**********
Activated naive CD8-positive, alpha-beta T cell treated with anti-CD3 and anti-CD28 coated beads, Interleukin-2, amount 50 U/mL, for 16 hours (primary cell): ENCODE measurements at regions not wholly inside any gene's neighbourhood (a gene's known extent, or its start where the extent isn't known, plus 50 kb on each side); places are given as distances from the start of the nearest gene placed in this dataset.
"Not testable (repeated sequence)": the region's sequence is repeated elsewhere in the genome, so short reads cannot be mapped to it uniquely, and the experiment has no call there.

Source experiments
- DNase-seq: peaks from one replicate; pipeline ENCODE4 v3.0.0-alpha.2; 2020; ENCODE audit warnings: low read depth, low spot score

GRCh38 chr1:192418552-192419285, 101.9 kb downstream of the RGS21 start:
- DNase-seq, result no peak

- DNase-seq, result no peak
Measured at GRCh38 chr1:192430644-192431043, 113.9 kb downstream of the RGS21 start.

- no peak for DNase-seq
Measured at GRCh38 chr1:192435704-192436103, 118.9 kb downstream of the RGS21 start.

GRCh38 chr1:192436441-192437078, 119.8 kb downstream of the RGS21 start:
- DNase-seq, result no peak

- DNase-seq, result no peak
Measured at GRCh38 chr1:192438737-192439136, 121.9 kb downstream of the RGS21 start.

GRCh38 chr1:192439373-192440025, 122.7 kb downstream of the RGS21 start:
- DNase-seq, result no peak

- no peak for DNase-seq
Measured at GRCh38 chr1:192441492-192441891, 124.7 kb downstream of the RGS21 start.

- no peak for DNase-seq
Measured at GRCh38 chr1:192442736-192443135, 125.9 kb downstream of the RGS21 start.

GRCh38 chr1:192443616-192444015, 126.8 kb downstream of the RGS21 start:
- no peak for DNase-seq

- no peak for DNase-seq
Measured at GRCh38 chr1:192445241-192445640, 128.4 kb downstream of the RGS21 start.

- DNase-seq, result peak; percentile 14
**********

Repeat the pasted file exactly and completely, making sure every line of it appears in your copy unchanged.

Activated naive CD8-positive, alpha-beta T cell treated with anti-CD3 and anti-CD28 coated beads, Interleukin-2, amount 50 U/mL, for 16 hours (primary cell): ENCODE measurements at regions not wholly inside any gene's neighbourhood (a gene's known extent, or its start where the extent isn't known, plus 50 kb on each side); places are given as distances from the start of the nearest gene placed in this dataset.
"Not testable (repeated sequence)": the region's sequence is repeated elsewhere in the genome, so short reads cannot be mapped to it uniquely, and the experiment has no call there.

Source experiments
- DNase-seq: peaks from one replicate; pipeline ENCODE4 v3.0.0-alpha.2; 2020; ENCODE audit warnings: low read depth, low spot score

GRCh38 chr1:192418552-192419285, 101.9 kb downstream of the RGS21 start:
- DNase-seq, result no peak

- DNase-seq, result no peak
Measured at GRCh38 chr1:192430644-192431043, 113.9 kb downstream of the RGS21 start.

- no peak for DNase-seq
Measured at GRCh38 chr1:192435704-192436103, 118.9 kb downstream of the RGS21 start.

GRCh38 chr1:192436441-192437078, 119.8 kb downstream of the RGS21 start:
- DNase-seq, result no peak

- DNase-seq, result no peak
Measured at GRCh38 chr1:192438737-192439136, 121.9 kb downstream of the RGS21 start.

GRCh38 chr1:192439373-192440025, 122.7 kb downstream of the RGS21 start:
- DNase-seq, result no peak

- no peak for DNase-seq
Measured at GRCh38 chr1:192441492-192441891, 124.7 kb downstream of the RGS21 start.

- no peak for DNase-seq
Measured at GRCh38 chr1:192442736-192443135, 125.9 kb downstream of the RGS21 start.

GRCh38 chr1:192443616-192444015, 126.8 kb downstream of the RGS21 start:
- no peak for DNase-seq

- no peak for DNase-seq
Measured at GRCh38 chr1:192445241-192445640, 128.4 kb downstream of the RGS21 start.

- DNase-seq, result peak; percentile 14